• Recognise new trends. Your customers might now be shopping at different times within a remote work schedule, so keep an eye on your data and analytics.
  • Personalise according to user needs. People’s activities are still somewhat restricted to their home or limited outdoor time, meaning they aren’t going to be interested in buying products or services that they can’t use. Organise your landing pages based on the items that customers are most engaging with, giving convenience to the greatest number of users.

An emerging need – designing for older users

Among the many people who are now using digital for the first time, over–65s are shopping online twice as much. With this comes the hard truth that there’s been a natural increase in web users with reduced vision, hearing loss, physical impairments and other accessibility issues. Organisations need to rethink how they include and consider older people in online experiences.

Older user shopping online

Piacqaudio, A. (image owner). Older man making online payment. Retrieved from Pexels.

We know it can be hard to get buy–in to invest in accessibility and it sometimes becomes an afterthought or simply a compliance checkbox exercise. However, evidence shows that there is a strong business case for investing in accessible design. The WSC Web Accessibility Initiative (WAI) explains that accessible websites usually work better for everyone; they are easier to use, they tend to be faster and they typically appear higher in search engine rankings too. Moreover, younger users who don’t usually consider themselves to have a disability can temporarily have the same needs as an older user who does. Consider video captions, which help older users with hearing loss. They also make it possible for anyone to consume video content in noisy public environments without headphones.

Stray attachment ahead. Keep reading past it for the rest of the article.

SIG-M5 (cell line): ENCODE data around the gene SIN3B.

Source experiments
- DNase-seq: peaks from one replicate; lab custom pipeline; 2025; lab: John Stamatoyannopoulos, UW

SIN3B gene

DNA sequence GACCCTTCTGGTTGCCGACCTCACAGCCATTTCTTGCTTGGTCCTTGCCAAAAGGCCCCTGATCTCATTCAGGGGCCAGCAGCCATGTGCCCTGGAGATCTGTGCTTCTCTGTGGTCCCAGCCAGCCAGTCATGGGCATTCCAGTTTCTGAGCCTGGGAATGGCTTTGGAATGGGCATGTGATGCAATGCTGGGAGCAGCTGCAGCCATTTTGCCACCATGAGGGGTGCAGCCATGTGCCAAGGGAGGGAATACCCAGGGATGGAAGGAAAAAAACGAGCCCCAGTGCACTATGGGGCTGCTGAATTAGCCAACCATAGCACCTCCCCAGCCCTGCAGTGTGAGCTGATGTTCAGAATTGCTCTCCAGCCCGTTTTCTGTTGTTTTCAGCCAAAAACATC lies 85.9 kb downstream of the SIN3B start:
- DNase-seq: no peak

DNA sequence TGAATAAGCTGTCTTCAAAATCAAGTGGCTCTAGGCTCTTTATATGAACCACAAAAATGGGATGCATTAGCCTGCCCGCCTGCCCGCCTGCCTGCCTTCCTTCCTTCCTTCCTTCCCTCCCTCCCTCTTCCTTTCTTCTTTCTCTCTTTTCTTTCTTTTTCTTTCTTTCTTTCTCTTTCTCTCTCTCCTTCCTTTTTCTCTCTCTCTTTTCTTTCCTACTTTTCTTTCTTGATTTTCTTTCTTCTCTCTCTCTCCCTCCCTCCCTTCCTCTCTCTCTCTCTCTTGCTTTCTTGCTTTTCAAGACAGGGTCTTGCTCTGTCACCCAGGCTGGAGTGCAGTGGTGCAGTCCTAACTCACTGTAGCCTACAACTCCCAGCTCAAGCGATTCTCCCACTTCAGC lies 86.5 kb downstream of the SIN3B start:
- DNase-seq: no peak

How to design for older people

To meet the needs of older users, WAI recommends meeting all WCAG 2.0 Level A and AA success criteria, and some from AAA. Below are just a few examples – you can find the full list of recommendations for older users on the WAI webpage Developing websites for Older People.

  • Allow text to be resized without assistive technology up to 200 percent without loss of content or functionality.
  • Avoid fully–aligned or centre–aligned text.
  • Avoid large chunks of italicised text.
  • Provide a button on the page to increase line spaces and paragraph spaces.
  • Give text and images a colour contrast ratio of at least 4.5:1 (7:1 is better).
  • Mix audio files so that non–speech sounds are at least 20 decibels lower than the speech audio content.
  • Provide a visible keyboard focus indicator and allow users to tab through all of a page’s content.
  • Tell users where they are; indicate their current location within navigation bars and provide a breadcrumb trail.
  • Give users advanced warning before opening a new window.

Key takeaways from the webinar

We hope you get a chance to watch the full webinar. We’ll leave you with the top five takeaways:

  • Revisit journeys for consumers in a different state of mind and with different behaviours.
  • Do your research on users.
  • Keep on top of your data.
  • Make your products accessible – especially for older users.
  • Apply design thinking to solve meaty problems!

Cover image: de Richelieu, A. (Photographer). Business people wearing face masks and talking [digital image]. Retrieved from Pexels / modified from original.

By Melissa Boyle

UX Director

Mel has over seven years of experience managing digital projects and driving tangible results for clients.